Posted 12 January 2017 - 10:25

launchpad, my wife and walked every bit of Longford in 2004.

 

We took photos that lined with every period photo I could find. I even made the wife drive over the railway crossing in the same positon as the famous Stan Jones Len Lukey shot.

 

We climbed over the rail fence (yes , the one that said "No Trespassing"), climbed carefully down the rocky embankment, and started walking toward the viaduct only to realise that we were on the old track. Entry into the viaduct was blocked by yet another fence but climbed over (wife wearing jeans so no problems), and into the viaduct itself.

 

The "Champion Spark Plugs, Lucas and Shell" signage is still clear and visable. the most amazing thing is the amount of what I thought was reeds growing along the banks on the side of the viaduct that the cars used to enter from. Then I realised it was wheat.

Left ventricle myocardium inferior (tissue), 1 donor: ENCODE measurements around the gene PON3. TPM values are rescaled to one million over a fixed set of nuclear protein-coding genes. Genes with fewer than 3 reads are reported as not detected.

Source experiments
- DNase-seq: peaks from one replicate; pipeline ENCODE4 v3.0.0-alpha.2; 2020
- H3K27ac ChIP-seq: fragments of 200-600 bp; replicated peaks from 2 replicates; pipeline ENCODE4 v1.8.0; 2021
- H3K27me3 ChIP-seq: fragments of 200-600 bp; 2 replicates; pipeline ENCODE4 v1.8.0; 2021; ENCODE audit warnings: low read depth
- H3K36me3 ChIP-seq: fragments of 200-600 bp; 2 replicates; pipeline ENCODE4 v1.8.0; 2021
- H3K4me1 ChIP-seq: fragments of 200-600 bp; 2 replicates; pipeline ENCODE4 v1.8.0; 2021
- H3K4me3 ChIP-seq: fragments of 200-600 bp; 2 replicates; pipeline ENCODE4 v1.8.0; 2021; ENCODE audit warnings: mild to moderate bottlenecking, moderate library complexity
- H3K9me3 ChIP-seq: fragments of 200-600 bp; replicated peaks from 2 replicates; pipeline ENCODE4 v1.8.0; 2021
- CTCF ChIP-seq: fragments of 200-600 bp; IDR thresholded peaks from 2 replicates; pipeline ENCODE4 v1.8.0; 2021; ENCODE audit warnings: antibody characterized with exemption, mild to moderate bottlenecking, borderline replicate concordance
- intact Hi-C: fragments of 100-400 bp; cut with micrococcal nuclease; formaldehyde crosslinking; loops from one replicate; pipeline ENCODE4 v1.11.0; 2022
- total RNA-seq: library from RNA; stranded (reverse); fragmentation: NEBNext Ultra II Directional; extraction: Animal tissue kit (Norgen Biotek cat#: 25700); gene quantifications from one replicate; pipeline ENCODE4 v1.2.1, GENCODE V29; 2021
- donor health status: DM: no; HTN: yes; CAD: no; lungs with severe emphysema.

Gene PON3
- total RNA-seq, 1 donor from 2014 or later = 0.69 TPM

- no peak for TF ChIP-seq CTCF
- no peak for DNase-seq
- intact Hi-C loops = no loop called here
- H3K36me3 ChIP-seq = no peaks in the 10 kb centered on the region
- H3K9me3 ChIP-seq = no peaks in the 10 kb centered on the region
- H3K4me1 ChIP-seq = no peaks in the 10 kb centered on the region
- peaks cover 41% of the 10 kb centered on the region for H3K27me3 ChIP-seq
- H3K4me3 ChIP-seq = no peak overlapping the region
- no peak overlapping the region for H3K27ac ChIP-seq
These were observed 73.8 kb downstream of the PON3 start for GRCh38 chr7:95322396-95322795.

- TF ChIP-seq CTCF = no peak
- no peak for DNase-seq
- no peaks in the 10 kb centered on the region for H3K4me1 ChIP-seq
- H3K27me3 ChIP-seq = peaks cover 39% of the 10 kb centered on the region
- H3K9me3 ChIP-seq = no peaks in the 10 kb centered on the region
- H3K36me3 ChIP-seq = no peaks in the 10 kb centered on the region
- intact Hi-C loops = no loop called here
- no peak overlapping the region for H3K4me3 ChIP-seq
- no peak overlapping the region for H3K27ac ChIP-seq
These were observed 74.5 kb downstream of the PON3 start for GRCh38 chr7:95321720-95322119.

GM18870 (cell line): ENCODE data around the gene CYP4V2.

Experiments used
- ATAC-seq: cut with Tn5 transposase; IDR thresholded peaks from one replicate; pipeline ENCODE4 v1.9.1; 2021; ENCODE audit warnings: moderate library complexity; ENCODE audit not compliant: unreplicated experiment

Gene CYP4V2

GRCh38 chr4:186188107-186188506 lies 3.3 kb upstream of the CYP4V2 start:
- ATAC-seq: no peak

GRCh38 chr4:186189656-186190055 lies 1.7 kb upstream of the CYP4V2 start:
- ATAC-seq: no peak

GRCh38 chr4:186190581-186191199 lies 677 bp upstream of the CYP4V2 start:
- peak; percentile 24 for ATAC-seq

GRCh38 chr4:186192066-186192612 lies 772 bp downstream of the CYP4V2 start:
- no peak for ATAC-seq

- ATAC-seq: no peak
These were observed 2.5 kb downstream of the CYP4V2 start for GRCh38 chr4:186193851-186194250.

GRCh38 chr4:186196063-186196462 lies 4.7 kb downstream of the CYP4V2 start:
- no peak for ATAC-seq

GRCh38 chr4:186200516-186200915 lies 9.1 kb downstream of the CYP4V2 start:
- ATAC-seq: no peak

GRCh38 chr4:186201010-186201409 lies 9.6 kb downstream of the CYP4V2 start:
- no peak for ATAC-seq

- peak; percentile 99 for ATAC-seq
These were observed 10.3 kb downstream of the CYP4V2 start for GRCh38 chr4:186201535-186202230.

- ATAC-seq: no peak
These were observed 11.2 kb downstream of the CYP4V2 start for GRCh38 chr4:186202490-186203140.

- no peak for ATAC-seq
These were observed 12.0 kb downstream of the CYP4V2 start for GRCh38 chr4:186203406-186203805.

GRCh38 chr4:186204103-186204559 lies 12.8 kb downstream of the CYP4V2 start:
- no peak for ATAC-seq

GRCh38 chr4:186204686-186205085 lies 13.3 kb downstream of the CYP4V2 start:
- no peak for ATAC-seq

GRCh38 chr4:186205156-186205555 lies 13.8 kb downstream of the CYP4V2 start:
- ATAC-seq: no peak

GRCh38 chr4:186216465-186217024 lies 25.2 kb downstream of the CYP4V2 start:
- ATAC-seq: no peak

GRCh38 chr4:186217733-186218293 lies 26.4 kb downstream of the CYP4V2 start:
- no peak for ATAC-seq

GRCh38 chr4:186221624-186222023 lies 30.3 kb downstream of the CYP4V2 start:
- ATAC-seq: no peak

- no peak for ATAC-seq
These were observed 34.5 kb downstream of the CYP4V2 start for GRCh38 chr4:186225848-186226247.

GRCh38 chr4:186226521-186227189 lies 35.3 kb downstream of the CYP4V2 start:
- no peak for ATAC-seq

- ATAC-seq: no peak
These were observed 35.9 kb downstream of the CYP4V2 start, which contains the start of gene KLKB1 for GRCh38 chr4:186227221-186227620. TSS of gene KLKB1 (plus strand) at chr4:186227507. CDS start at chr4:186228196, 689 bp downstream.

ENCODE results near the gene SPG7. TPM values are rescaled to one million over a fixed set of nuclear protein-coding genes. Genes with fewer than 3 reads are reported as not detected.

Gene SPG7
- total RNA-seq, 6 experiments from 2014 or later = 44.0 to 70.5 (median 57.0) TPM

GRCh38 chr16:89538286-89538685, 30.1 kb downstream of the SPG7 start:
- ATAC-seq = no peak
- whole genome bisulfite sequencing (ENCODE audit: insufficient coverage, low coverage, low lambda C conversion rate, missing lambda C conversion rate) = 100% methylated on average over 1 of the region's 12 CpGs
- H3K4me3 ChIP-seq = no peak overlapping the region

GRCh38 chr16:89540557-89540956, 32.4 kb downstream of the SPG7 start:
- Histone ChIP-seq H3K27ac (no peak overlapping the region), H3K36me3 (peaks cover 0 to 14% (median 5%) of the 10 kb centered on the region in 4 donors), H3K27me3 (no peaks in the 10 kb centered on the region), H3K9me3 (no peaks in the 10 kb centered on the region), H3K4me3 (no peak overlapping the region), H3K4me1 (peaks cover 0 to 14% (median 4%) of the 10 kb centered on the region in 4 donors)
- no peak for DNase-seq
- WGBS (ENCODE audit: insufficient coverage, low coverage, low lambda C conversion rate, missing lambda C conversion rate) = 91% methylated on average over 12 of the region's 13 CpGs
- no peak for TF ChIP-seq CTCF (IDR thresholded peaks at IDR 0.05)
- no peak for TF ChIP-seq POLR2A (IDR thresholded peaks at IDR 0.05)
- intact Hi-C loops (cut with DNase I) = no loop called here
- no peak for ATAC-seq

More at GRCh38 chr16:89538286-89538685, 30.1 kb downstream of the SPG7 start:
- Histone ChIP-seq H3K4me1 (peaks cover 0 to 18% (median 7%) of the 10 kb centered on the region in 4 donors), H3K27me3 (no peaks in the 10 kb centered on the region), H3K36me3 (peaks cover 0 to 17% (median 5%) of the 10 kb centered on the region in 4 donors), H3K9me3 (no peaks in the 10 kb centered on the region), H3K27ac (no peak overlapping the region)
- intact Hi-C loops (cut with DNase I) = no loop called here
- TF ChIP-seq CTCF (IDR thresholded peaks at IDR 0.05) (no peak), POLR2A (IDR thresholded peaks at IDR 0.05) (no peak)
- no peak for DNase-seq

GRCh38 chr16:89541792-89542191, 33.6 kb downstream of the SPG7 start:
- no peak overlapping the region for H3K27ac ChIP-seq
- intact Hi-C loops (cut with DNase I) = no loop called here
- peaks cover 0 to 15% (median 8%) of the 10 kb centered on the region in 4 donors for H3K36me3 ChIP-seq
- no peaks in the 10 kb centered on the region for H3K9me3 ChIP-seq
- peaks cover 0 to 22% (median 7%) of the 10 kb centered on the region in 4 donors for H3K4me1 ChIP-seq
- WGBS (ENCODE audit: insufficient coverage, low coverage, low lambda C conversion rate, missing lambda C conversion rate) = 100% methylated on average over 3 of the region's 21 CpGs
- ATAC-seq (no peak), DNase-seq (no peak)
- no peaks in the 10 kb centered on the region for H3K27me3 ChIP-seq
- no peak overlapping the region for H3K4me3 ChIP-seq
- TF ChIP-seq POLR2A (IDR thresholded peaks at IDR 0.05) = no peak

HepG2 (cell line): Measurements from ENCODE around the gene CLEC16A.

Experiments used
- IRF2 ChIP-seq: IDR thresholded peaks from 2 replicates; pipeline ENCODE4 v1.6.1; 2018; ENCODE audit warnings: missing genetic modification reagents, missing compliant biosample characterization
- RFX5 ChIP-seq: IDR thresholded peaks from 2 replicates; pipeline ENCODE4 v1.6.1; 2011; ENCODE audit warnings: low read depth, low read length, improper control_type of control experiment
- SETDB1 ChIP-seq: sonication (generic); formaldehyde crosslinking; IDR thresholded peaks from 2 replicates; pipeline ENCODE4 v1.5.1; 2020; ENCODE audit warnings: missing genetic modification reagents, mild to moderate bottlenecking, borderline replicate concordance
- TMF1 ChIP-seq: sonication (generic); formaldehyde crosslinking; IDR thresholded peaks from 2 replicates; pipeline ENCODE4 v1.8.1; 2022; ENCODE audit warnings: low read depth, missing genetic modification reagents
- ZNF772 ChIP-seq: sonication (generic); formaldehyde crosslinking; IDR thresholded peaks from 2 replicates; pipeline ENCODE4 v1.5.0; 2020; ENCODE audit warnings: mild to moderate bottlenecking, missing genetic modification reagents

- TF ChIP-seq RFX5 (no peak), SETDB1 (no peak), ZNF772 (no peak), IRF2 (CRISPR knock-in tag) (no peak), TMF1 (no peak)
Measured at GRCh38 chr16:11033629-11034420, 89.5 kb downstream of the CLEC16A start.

All those years of cars missing their braking points and plowing into the protective hay bales had broken them up and the bales had taken root and grown. Amazing.



#26 Porsche718

Porsche718
  • Member

  • 513 posts
  • Joined: August 16

Posted 12 January 2017 - 10:45


I will never forget anything Spencer Martin drove but he could always get that 250 GTO going at Warwick farm.

 

 

Should of course read "250 LM"



#27 Ray Bell

Ray Bell
  • Member

  • 67,077 posts
  • Joined: December 99

Posted 12 January 2017 - 12:21

Was anyone here present for that tremendous dice between Stirling Moss and Chuck Daigh at Sandown in 1962?